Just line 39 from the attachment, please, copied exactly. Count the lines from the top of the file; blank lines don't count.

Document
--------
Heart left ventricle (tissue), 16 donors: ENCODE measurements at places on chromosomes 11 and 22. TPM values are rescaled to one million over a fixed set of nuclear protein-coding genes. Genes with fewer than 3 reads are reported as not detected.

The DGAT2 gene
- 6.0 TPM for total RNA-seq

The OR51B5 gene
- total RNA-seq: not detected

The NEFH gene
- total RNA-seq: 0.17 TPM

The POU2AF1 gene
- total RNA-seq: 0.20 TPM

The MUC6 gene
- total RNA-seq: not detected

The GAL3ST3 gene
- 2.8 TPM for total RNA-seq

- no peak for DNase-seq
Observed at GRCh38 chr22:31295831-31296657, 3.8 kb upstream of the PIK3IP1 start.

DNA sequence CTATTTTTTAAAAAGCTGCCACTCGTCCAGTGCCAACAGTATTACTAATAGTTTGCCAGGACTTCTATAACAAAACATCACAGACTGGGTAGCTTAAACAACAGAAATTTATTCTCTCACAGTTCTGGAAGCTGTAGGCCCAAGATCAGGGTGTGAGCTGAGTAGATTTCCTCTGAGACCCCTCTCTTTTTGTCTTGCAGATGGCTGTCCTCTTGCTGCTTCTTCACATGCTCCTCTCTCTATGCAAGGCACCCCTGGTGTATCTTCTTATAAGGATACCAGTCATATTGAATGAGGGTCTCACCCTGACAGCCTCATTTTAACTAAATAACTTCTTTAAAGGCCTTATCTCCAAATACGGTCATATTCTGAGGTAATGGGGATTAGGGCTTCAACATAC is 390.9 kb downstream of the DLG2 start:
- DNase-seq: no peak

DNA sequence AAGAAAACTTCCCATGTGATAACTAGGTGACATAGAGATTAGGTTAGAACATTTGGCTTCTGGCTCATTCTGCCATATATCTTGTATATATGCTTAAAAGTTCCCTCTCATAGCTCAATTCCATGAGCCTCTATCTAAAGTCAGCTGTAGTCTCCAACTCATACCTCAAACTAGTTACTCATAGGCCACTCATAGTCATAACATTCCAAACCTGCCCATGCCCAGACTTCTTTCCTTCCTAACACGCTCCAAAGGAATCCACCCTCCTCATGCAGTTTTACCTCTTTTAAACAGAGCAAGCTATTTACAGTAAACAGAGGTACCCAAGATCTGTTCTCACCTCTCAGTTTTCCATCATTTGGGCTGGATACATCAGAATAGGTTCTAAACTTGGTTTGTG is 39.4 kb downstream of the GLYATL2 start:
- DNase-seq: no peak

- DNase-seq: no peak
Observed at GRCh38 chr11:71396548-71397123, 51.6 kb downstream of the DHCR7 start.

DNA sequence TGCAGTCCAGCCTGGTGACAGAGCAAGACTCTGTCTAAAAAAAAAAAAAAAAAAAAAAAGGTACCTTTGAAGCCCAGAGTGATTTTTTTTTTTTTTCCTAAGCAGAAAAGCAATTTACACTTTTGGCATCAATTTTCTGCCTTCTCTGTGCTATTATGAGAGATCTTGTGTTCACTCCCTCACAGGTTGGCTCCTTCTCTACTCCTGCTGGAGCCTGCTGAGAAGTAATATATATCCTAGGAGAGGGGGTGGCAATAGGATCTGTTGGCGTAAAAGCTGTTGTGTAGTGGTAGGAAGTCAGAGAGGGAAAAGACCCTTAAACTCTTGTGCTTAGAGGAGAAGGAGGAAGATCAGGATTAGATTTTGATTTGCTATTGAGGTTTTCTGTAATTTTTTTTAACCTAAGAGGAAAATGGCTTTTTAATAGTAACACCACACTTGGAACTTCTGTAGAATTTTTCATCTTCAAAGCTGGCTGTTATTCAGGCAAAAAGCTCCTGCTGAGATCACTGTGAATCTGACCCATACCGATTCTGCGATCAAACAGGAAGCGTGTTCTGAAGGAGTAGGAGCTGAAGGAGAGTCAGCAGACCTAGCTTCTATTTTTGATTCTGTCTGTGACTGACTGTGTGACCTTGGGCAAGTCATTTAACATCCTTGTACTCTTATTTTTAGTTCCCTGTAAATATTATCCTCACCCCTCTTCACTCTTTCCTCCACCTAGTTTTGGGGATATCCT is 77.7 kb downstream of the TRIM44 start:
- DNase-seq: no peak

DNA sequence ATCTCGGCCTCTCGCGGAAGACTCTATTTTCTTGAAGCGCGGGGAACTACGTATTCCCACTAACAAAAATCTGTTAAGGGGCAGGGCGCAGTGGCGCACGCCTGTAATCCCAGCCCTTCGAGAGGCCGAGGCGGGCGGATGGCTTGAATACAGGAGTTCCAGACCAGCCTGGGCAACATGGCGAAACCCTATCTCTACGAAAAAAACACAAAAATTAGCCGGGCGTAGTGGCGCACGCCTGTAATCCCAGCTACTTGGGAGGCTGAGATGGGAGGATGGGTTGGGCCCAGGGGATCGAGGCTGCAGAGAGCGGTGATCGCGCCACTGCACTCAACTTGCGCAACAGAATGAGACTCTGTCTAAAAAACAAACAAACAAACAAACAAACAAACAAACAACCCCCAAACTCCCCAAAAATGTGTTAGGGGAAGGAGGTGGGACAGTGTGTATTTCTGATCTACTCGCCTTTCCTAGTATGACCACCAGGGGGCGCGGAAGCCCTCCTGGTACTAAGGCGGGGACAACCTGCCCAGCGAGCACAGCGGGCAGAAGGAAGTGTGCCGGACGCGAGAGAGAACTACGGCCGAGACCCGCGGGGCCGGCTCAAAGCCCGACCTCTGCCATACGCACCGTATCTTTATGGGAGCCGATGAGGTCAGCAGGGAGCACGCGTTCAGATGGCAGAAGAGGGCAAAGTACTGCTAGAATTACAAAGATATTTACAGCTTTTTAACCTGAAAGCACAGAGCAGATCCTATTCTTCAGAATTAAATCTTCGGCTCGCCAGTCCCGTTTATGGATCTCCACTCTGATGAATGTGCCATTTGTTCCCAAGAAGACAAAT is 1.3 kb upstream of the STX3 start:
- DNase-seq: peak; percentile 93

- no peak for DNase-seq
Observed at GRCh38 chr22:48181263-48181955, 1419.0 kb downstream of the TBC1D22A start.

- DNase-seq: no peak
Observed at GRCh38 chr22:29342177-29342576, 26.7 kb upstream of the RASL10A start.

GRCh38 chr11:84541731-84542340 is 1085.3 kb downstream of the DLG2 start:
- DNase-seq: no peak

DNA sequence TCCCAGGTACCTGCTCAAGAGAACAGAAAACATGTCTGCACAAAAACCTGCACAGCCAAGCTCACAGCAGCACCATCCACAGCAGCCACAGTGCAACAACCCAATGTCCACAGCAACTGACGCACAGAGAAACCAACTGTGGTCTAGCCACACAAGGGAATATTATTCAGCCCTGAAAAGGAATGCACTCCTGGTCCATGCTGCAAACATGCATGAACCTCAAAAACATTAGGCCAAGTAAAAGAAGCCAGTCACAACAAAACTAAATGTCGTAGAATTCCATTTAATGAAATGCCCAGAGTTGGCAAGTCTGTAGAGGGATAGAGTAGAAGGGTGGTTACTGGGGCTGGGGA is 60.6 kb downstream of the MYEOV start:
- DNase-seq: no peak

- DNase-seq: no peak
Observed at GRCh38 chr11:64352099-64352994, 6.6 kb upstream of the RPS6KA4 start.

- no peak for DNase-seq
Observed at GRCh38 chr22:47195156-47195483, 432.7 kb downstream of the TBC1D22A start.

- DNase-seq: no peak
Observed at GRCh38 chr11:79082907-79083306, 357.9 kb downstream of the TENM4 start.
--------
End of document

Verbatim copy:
Observed at GRCh38 chr11:79082907-79083306, 357.9 kb downstream of the TENM4 start.